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Monday, August 15, 2011

Finding unity in music and dance

Milton Wabyona, founder of Uganda Heritage Roots, an organisation that uses Ugandan traditional music, dance and folklore to rehabilitate street children, believes that nothing unites people like music and dance, writes Dennis D. Muhumuza

A resolve to make it against all the odds is never in vain. That’s the conviction you get after hearing Milton Wabyona’s life story. It’s a story of a boy who lost his parents as a child and whose struggles made him realise early that to excel would propel him to a better destiny.

Milton Wabyona
An unlikely path
Indeed it is academic excellence that earned him a scholarship at Hoima High School. But after S.4, it seemed the end of the road-no tuition to proceed to high school. He became a fisherman in Lake Victoria but gave up a year later, returning home in Hoima, to dig.

One bright mid-morning, while riding his bicycle to the market, he chanced upon an audition session for traditional dancers. He auditioned and won his place in the African Village Cultural Dance Group.

It was the beginning of real promise in the life of the lad, a promise that began to take shape when one of his trainers advised the lanky orphan to consider pursuing music and dance professionally.

Picking the cue, he borrowed high school text books and took to assiduous reading. It had been his childhood dream to become an engineer but in the circumstances he decided studying arts was the easy way to a better future. In 1997, he sat for his UACE examinations, scored 13 points, and eureka - was admitted on government sponsorship for a diploma in music, dance and drama at Makerere University!

His adroitness as a dancer and leader was spotted by Ndere Troupe who snatched him up. Meanwhile he got a first class diploma, and was immediately sent to Norway on a cultural exchange program, in which he facilitated workshops for people with mental problems –what’s called rehabilitation theatre.

“My stint in Norway made me realise the potential in me as a performing artist, and the potential of the performing arts to transform distressed lives,” he says.

On returning in 2000, Wabyona embarked on a fully sponsored bachelors’ degree in music, graduating three years later with another first class.

Making a difference in lives
He stepped into the world focused on using his experience and knowledge to touch lives. He registered the Uganda Heritage Roots (UHR), an organisation that uses Ugandan traditional music, dance and folklore to rehabilitate street children and other disadvantaged young people that have had the misfortune of living without a proper home.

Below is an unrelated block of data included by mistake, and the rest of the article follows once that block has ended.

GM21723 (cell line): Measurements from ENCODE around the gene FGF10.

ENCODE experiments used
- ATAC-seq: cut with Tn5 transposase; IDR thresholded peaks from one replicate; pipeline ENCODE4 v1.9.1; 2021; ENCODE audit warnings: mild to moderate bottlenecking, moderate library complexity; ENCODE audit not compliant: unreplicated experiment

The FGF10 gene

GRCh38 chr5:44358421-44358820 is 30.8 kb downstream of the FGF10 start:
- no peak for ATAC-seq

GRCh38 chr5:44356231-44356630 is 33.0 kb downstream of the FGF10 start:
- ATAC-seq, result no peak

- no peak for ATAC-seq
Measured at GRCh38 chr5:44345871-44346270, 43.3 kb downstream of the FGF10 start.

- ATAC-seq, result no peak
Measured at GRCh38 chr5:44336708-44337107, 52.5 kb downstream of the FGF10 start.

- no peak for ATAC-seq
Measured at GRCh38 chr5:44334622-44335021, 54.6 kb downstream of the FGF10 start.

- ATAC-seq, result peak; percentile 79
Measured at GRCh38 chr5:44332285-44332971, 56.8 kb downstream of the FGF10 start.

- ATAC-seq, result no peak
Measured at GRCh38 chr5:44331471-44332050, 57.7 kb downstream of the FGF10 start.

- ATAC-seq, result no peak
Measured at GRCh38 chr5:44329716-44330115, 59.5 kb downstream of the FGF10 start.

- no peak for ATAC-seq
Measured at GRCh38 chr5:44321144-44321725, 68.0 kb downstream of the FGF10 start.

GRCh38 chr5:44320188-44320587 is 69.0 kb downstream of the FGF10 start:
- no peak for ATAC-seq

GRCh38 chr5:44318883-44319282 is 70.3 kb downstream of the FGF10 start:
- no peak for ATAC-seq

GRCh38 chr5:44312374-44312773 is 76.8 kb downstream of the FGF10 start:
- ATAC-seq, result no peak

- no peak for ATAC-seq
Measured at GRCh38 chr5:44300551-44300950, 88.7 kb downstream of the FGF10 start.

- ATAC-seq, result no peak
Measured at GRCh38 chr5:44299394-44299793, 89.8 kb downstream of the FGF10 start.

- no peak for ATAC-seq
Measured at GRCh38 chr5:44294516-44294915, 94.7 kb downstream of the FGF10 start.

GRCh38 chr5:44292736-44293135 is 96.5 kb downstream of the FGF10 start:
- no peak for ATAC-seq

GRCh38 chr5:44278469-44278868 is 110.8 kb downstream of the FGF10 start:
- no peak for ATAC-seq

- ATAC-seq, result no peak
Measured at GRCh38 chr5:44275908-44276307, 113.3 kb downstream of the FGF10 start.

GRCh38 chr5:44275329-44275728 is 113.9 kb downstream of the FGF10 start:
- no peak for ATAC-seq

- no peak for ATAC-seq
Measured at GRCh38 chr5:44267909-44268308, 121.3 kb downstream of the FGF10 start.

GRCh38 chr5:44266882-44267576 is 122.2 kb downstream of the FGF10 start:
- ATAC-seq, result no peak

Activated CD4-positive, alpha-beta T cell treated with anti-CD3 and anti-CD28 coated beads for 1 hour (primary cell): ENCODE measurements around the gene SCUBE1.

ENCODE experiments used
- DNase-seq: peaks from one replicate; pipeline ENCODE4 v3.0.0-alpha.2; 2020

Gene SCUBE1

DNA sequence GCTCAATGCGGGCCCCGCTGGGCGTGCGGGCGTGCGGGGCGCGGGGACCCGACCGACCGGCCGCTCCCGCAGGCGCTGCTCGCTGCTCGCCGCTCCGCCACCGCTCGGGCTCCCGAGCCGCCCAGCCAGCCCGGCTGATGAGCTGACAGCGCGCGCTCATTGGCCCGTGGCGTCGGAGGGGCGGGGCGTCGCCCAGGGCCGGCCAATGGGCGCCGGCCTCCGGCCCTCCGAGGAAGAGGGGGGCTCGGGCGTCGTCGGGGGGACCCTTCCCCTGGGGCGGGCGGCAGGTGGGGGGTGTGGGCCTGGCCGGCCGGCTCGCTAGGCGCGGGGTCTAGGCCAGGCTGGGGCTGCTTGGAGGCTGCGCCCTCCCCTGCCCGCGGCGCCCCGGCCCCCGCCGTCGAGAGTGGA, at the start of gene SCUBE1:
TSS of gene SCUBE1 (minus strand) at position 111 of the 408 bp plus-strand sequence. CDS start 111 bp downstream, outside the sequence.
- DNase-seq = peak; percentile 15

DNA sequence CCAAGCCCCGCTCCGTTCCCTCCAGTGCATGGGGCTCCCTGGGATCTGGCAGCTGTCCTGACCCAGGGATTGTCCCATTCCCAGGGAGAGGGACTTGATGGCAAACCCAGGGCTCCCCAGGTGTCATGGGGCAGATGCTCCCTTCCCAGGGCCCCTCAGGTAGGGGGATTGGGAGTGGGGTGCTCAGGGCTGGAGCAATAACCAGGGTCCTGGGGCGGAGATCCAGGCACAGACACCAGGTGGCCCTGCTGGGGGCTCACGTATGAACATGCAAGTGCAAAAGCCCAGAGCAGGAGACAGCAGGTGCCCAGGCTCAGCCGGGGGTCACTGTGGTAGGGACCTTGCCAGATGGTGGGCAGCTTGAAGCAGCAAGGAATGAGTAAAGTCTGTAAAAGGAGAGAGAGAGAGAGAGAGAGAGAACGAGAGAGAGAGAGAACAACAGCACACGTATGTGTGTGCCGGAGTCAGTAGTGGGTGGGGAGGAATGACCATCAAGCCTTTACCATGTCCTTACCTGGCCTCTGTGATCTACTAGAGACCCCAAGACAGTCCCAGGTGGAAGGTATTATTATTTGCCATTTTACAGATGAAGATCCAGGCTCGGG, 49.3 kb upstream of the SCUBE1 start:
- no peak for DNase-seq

“We get these rejected and dejected children and train them to fit in the social cultural setup of the Ugandan society; bringing them to a point of self-belief; that they are capable of using their skills to change their lives for the better. Some have gone on to start their own groups like Peace Children Africa,” says Wabyona.

You probably have seen them performing at state functions, the most recent being at Heroes Day where they were the main entertainment group alongside the UPDF. And last year, these children collaborated with Mileage Jazz Band in a performance at Serena Conference Centre, and have presented before international audiences in China, Norway and the United States.

“I’ve learnt that nothing unites people like music and dance,” says Wabyona. “There are no wounds that cannot be healed by a combination of ekizino of Kigezi, laraka-raka of the Acholi to Bakisimba from Buganda among other traditional dances.”

He is happy that traditional music and performance is fast out-competing western music at weddings and other functions, which translates to more earnings and a better life for the composers and performers.

Award winner
And because of his work, Wabyona won a Ford Foundation fellowship and is mastering music composition and performance at the University of Kansas.
Some of the members of Uganda Heritage Roots, during a rehearsal
“I’m using western music art to apply to our music so it can fit in a wider setting,” he says.

“A conscious family man married to the world’s prettiest woman, Naomi, ” Wabyona believes his life is a miracle from God without whom he would not have achieved as much, and became a born-again Christian to show his appreciation. His belief in God is so entrenched that he has turned the classic Christian hymn, Abide with Me, into the group’s prayer before and after rehearsals.